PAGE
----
I’m a mom from Iowa, juggling responsibilities left and right — but not the ones you might expect. Between running my three wonderful kids around to sports events and family outings, I’m busy putting out fires — literally. I’ve been a professional firefighter for over two years, and if I’d known sooner how fighting fires would completely change my life, I would have started years ago.
Being a firefighter is tough, but so is being a mom. I’m always learning, always facing new challenges, always staying strong for the people around me. Fortunately, firefighting has taught me a whole lot about being a better parent, and you can bet these lessons will stick with me for a lifetime:
1. Develop A Thick Skin
Whether you’re battling blazes or parenting, you’ve got to have a thick skin and a tough stomach. Being a firefighter, I’ve seen and done so much that minor emergencies aren’t really emergencies anymore. As a parent, too, I’ve seen it all: cleaning throw-up, staying up in the middle of the night, helping the kids when they’re sick or hurt, you name it. Seen it, heard it, cleaned it, wiped it and changed it!
Before I started fighting fires, I would freak out so much more as a parent than I do now; one of my kid’s fingers would get pinched in a door and I would panic. Over time, you learn not sweat the small stuff — and that’s the key.
2. Toughen Up
Less obvious than thick skin, moms also have to develop muscles, too. Moms lift more than just their kids! As a parent, I’m constantly lifting laundry baskets full of clothes, carrying the kids and picking up their toys and bikes left in the yard. I’m lifting full grocery bags left and right. There’s no better prep for that than being a firefighter, where I need to be strong and keep up with the boys. Our gear alone is 70 pounds! Plus chainsaws, your hose and your irons. That’s 150 pounds overall. So, compared to that, lifting kids and all their essentials is no big deal. Whether I’m firefighting or parenting, my hands are always full.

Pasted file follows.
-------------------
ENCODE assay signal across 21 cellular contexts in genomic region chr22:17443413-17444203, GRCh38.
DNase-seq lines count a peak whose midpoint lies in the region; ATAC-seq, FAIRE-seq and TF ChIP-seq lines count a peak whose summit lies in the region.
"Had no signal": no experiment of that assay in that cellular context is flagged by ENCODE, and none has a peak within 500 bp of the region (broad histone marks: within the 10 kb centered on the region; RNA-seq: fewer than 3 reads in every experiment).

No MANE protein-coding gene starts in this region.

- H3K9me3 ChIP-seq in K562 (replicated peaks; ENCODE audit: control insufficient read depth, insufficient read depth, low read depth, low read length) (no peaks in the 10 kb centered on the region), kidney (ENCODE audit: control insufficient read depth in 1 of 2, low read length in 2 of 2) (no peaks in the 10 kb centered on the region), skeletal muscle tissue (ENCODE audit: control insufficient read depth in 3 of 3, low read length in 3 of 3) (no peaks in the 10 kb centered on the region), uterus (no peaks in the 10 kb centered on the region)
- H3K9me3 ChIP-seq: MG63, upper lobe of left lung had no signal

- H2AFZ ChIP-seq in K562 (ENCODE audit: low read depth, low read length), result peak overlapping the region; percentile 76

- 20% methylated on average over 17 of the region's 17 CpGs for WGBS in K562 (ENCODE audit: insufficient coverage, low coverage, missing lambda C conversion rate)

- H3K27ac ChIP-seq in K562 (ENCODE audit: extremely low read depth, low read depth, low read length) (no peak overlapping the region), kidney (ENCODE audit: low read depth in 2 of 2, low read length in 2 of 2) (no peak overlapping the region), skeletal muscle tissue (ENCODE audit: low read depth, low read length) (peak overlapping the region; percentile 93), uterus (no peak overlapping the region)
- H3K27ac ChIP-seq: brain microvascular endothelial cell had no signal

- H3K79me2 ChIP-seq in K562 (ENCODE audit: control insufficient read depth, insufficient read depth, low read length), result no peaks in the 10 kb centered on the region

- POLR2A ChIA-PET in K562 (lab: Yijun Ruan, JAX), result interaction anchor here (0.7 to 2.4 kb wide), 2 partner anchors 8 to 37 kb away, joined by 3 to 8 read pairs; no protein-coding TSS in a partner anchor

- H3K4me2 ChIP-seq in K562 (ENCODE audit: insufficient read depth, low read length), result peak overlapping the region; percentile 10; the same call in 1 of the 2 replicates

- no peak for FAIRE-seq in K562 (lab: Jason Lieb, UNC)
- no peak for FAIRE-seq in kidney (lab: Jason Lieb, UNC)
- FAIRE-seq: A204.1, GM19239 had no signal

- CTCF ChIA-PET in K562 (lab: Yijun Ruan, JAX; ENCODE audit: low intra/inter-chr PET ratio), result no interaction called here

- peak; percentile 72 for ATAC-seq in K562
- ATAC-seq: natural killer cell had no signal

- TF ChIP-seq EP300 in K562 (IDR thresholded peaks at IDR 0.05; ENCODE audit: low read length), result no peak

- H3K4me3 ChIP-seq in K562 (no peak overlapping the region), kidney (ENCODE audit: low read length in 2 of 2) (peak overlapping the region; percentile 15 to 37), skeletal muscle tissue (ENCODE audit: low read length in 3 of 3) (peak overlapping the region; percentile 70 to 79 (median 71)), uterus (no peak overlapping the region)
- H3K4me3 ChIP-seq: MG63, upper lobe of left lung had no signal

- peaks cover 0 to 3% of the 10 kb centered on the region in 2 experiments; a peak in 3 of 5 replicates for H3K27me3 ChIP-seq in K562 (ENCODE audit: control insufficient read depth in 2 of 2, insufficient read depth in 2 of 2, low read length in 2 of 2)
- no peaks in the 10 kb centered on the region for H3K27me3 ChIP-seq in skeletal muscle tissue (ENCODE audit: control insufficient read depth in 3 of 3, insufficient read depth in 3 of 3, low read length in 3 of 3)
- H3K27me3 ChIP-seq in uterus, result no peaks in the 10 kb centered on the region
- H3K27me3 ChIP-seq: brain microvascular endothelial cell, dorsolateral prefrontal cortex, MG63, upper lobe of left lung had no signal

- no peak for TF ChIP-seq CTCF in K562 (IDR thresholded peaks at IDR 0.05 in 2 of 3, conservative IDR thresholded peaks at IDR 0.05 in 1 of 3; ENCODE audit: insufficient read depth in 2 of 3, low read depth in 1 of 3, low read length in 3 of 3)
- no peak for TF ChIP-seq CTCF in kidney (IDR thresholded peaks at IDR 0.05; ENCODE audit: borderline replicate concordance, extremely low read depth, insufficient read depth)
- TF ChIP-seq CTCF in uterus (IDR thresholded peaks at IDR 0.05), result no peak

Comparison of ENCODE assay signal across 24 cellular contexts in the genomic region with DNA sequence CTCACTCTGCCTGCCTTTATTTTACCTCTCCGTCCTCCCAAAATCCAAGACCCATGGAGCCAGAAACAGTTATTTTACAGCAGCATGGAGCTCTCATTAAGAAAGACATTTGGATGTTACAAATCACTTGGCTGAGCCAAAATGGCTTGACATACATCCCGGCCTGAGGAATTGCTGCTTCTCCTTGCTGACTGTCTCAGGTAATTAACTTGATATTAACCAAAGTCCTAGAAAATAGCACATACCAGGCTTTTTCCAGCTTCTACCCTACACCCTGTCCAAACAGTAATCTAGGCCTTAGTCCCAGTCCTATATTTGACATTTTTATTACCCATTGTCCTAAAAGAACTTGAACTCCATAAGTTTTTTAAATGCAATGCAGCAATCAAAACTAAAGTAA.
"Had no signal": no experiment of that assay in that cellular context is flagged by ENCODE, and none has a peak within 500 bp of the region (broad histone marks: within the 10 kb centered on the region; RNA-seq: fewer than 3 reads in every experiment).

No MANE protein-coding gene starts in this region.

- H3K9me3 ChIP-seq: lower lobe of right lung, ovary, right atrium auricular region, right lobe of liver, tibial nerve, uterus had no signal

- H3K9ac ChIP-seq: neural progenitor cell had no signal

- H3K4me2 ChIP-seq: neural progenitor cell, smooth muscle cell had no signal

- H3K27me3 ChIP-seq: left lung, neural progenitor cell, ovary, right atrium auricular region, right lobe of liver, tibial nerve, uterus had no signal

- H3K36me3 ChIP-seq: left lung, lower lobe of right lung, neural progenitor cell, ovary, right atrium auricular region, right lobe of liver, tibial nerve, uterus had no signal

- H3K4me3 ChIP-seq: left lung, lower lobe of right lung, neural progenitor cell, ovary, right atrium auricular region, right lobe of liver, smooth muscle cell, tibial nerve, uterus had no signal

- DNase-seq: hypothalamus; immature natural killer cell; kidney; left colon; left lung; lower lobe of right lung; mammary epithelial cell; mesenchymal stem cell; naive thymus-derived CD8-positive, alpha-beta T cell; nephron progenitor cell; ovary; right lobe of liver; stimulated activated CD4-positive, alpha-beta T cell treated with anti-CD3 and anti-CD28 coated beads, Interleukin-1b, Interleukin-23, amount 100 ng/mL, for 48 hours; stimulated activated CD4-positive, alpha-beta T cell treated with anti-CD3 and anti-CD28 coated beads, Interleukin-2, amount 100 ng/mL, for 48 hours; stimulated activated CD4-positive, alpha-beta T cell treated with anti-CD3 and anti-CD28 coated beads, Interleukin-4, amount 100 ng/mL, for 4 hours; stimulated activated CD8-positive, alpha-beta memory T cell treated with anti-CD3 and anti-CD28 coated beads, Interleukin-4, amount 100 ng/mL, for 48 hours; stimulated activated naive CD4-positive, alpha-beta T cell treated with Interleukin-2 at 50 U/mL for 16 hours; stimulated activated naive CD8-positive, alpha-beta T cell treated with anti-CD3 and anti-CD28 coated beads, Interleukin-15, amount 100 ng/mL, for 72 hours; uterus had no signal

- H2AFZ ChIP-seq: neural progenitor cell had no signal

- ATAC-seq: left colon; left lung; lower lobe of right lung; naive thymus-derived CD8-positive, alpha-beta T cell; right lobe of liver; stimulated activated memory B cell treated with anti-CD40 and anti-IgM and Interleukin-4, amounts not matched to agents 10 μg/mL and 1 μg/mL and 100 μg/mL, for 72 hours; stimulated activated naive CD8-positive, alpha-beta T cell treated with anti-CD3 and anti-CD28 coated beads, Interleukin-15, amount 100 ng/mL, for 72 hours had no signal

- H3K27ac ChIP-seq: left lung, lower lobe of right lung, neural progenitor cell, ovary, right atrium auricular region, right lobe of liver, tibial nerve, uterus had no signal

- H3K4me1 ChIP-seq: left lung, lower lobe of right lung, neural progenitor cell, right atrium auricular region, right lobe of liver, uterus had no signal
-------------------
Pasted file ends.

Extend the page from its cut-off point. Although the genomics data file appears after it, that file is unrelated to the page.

3. If There’s Silence, Be Suspicious
As a firefighter, you learn that anytime it’s too quiet, something is going on. If we have a quiet day at the station, we think to ourselves, “Uh-oh. This means we’re going to be busy all night.” We’re always listening for the alarm to sound.
The same goes for when I’m at home with my kids. Trust me, I love a quiet home, but when the kids are inside and it’s too quiet - no singing, arguing or roughhousing - then something is definitely going on.
That’s why hearing is your most important sense — whether you’re parenting or fighting fires. After all, firefighters do most of their operations in the dark. When we’re dealing with a blaze or searching through smoke conditions, we’re lucky if we can see our hands in front of us, so we have to rely on our other senses. No matter what I’m doing, as a mom or a firefighter, I’m using my hearing to stay ahead of what I can’t see and trusting my instincts that if it’s silent, I should be suspicious.Something is up.
4. On That Note, Always Be Prepared For The Unexpected
An emergency happens in a second, so they teach you in firefighting training to always be prepared. That’s why we have a procedure in place for everything. We have a system to get our gear on and get out the door in 60 seconds or less: we keep our boots tucked in our bunker pants to throw everything on fast; we do a rig check before the start of each shift: the equipment, the pump system, lights and sirens, the engine — everything. We have to prepare for the worst-case scenario every time, so we can stay ahead of it.